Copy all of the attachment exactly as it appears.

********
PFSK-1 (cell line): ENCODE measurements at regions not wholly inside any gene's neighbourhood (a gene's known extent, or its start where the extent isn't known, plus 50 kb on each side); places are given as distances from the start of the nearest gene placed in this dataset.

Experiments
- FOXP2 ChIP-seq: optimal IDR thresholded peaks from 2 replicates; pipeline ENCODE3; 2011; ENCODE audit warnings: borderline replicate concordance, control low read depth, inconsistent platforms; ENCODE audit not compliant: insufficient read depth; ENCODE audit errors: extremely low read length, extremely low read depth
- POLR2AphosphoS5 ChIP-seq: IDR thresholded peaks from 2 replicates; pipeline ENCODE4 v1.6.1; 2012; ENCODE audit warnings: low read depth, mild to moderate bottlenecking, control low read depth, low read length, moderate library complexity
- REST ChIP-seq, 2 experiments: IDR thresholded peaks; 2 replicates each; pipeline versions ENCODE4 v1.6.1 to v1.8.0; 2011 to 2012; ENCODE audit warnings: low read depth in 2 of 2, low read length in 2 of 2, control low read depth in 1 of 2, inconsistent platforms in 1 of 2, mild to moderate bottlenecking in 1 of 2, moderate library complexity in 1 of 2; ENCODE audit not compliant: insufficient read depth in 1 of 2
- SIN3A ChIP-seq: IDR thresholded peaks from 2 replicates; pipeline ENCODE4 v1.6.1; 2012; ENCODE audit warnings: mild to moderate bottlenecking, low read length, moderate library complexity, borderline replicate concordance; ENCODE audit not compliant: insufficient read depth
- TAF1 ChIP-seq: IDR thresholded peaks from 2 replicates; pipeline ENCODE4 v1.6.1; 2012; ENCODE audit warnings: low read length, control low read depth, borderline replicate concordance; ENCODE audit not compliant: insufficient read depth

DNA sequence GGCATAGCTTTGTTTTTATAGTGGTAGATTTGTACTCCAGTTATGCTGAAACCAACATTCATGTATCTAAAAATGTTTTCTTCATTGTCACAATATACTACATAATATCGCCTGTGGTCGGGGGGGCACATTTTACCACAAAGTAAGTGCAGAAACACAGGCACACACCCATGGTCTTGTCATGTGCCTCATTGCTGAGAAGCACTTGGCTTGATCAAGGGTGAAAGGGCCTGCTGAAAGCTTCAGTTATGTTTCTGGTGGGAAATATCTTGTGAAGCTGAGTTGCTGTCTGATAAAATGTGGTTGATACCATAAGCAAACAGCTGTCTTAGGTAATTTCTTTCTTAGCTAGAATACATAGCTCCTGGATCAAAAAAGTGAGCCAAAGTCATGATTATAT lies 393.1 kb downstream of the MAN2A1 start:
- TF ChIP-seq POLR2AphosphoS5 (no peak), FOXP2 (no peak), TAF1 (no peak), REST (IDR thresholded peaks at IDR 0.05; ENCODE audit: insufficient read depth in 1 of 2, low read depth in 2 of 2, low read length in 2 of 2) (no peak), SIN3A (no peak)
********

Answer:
PFSK-1 (cell line): ENCODE measurements at regions not wholly inside any gene's neighbourhood (a gene's known extent, or its start where the extent isn't known, plus 50 kb on each side); places are given as distances from the start of the nearest gene placed in this dataset.

Experiments
- FOXP2 ChIP-seq: optimal IDR thresholded peaks from 2 replicates; pipeline ENCODE3; 2011; ENCODE audit warnings: borderline replicate concordance, control low read depth, inconsistent platforms; ENCODE audit not compliant: insufficient read depth; ENCODE audit errors: extremely low read length, extremely low read depth
- POLR2AphosphoS5 ChIP-seq: IDR thresholded peaks from 2 replicates; pipeline ENCODE4 v1.6.1; 2012; ENCODE audit warnings: low read depth, mild to moderate bottlenecking, control low read depth, low read length, moderate library complexity
- REST ChIP-seq, 2 experiments: IDR thresholded peaks; 2 replicates each; pipeline versions ENCODE4 v1.6.1 to v1.8.0; 2011 to 2012; ENCODE audit warnings: low read depth in 2 of 2, low read length in 2 of 2, control low read depth in 1 of 2, inconsistent platforms in 1 of 2, mild to moderate bottlenecking in 1 of 2, moderate library complexity in 1 of 2; ENCODE audit not compliant: insufficient read depth in 1 of 2
- SIN3A ChIP-seq: IDR thresholded peaks from 2 replicates; pipeline ENCODE4 v1.6.1; 2012; ENCODE audit warnings: mild to moderate bottlenecking, low read length, moderate library complexity, borderline replicate concordance; ENCODE audit not compliant: insufficient read depth
- TAF1 ChIP-seq: IDR thresholded peaks from 2 replicates; pipeline ENCODE4 v1.6.1; 2012; ENCODE audit warnings: low read length, control low read depth, borderline replicate concordance; ENCODE audit not compliant: insufficient read depth

DNA sequence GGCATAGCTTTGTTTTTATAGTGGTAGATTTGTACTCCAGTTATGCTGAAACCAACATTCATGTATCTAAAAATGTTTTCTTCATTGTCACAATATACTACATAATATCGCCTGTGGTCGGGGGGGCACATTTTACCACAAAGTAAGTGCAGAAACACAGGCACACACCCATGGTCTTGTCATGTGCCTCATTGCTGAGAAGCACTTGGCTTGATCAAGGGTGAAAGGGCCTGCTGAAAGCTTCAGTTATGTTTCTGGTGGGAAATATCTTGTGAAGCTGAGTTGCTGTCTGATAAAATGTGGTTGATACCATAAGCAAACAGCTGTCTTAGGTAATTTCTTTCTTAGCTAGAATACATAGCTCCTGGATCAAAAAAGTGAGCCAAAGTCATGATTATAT lies 393.1 kb downstream of the MAN2A1 start:
- TF ChIP-seq POLR2AphosphoS5 (no peak), FOXP2 (no peak), TAF1 (no peak), REST (IDR thresholded peaks at IDR 0.05; ENCODE audit: insufficient read depth in 1 of 2, low read depth in 2 of 2, low read length in 2 of 2) (no peak), SIN3A (no peak)